SmartAssist patrons are registered members of a SmartAssist network. Profile information includes personal data and preferences, as well as security and privacy settings, allowing for customized data access. Patrons also dynamically specify their role as service consumers or providers. Service providers can act as domain experts and offer dedicated support on the platform (eg nursing services). The elderly users themselves can also act as service providers to other members of the network (eg offering homework supervision for school children).

Context information is provided by a novel in-house, unobtrusive, wireless sensor network realising self-configuration with minimal maintenance. Sensors monitor normal daily life activities (eg temperature, movement, water and electricity consumption, location, humidity). A gateway transports the data to the server, where dedicated signal processing algorithms are provided, that enable automatic detection of gradual changes of the user’s health status based on slow variation of typical activity patterns. In addition, a novel platform (Dynamix) has been developed, converting Android devices to mobile sensors for environmental parameters and user activities and facilitating connection of other (wireless) medical devices.

Registered patrons can use the platform to monitor the condition of the elderly and trigger context-sensitive stationary or mobile services, for instance, sending an SMS to the neighbour in case of a prolonged period of inactivity. External third-party providers can use the system to offer health or lifestyle services (eg automatically scheduled taxi transport for dialysis sessions based on calendar entries in the profile).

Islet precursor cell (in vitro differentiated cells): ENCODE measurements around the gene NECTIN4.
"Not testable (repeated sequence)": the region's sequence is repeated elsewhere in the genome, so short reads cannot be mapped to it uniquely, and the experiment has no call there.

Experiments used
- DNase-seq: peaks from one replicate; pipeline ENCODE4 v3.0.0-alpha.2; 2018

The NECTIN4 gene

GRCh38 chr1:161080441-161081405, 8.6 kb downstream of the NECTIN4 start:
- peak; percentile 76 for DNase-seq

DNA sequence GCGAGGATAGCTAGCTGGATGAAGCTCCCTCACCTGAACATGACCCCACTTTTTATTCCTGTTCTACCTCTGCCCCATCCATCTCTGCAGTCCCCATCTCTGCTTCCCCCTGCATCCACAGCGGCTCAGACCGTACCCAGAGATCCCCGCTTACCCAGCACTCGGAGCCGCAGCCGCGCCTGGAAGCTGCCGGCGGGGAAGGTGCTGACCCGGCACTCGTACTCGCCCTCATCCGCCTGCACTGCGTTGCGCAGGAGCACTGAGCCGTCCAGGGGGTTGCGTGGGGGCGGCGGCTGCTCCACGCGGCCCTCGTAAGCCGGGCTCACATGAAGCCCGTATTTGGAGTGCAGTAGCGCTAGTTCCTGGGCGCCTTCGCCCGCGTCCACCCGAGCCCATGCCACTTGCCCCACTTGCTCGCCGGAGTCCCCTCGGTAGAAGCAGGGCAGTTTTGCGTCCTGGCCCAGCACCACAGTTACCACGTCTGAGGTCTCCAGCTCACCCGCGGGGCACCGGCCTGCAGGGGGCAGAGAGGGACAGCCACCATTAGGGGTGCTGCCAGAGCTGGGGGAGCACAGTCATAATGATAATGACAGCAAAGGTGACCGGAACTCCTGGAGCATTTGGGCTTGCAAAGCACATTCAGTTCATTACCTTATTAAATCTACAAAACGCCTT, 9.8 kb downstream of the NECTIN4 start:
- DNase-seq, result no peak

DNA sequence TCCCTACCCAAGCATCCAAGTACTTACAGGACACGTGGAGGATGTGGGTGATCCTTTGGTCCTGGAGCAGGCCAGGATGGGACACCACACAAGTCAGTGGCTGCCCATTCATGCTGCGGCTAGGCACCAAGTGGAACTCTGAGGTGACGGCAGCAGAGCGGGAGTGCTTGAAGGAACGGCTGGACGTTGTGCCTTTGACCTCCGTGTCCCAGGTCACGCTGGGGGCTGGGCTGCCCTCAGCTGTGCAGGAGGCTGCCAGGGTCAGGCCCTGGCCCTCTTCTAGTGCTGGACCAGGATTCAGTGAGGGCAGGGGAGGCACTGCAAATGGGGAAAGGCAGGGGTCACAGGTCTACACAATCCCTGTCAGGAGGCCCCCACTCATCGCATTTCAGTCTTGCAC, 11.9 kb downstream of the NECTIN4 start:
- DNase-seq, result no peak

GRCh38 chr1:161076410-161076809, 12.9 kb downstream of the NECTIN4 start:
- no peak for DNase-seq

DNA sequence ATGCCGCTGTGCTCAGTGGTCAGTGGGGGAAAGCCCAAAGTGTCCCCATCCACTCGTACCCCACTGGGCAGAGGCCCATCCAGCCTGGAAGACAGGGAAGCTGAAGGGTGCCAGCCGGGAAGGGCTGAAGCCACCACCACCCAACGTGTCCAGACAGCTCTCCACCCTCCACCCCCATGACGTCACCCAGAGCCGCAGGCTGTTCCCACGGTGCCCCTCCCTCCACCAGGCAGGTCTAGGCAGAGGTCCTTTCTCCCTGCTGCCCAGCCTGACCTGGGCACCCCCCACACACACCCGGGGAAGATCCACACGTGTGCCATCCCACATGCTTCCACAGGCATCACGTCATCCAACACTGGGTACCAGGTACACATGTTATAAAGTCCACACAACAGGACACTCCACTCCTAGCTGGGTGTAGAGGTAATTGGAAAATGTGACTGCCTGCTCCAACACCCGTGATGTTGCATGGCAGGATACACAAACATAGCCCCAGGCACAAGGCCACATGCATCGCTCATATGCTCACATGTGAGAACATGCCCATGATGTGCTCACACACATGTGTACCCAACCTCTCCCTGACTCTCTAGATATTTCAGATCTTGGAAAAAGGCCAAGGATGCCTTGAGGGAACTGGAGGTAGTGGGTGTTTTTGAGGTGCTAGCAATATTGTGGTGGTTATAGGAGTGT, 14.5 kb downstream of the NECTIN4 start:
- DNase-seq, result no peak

We realise a few prototypical example services within the framework, including iGoogle gadget service integration; sensor value visualization; mobile health awareness cockpit; augmented reality kitchen; medication reminder service; and a multi-user exercise biking game. This list is constantly expanded over time and we are targeting a large integrated set of stationary and mobile third-party services within the SmartAssist platform.

Currently, we are equipping about 50 SmartAssist households in the city of Luebeck. In addition, a second group of 50 patients with equal age and gender distribution has been selected as a comparison group. Over the course of 12 months, we plan intensive evaluation of the system both in medical and social terms.

The SmartAssist project is supported by the Federal Ministry of Education and Research (BMBF), Germany. ID: 16KT0942.

Link: http://www.smartassist.de

Please contact:
Andreas Schrader
Ambient Computing Group, Institute of Telematics, University of Lübeck, Germany
Tel: +49 451 500 3724
E-mail: This email address is being protected from spambots. You need JavaScript enabled to view it.

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Next issue: October 2018
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Digital Twins